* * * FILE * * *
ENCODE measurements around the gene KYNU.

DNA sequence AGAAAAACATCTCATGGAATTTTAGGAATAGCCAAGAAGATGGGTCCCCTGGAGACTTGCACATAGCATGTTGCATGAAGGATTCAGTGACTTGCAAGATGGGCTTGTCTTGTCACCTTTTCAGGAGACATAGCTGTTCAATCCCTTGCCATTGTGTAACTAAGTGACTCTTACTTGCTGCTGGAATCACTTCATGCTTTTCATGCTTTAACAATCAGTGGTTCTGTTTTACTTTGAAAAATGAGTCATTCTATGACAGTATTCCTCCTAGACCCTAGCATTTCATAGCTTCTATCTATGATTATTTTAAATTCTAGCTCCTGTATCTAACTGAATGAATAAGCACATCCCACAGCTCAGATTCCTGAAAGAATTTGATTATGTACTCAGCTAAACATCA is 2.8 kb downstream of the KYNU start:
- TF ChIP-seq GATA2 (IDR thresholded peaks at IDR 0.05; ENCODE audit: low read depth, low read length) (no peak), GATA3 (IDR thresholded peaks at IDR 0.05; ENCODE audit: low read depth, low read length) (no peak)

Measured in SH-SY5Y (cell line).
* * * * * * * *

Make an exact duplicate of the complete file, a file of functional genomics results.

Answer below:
ENCODE measurements around the gene KYNU.

DNA sequence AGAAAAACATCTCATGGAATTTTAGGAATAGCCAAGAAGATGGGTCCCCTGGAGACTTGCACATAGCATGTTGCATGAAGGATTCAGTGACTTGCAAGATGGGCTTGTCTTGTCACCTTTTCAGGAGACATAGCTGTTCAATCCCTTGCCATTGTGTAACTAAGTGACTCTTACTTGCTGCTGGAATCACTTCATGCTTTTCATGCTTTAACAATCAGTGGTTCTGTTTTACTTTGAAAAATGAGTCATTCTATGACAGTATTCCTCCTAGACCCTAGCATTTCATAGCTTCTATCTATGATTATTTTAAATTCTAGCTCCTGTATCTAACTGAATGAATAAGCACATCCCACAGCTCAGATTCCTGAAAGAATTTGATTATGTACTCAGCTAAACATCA is 2.8 kb downstream of the KYNU start:
- TF ChIP-seq GATA2 (IDR thresholded peaks at IDR 0.05; ENCODE audit: low read depth, low read length) (no peak), GATA3 (IDR thresholded peaks at IDR 0.05; ENCODE audit: low read depth, low read length) (no peak)

Measured in SH-SY5Y (cell line).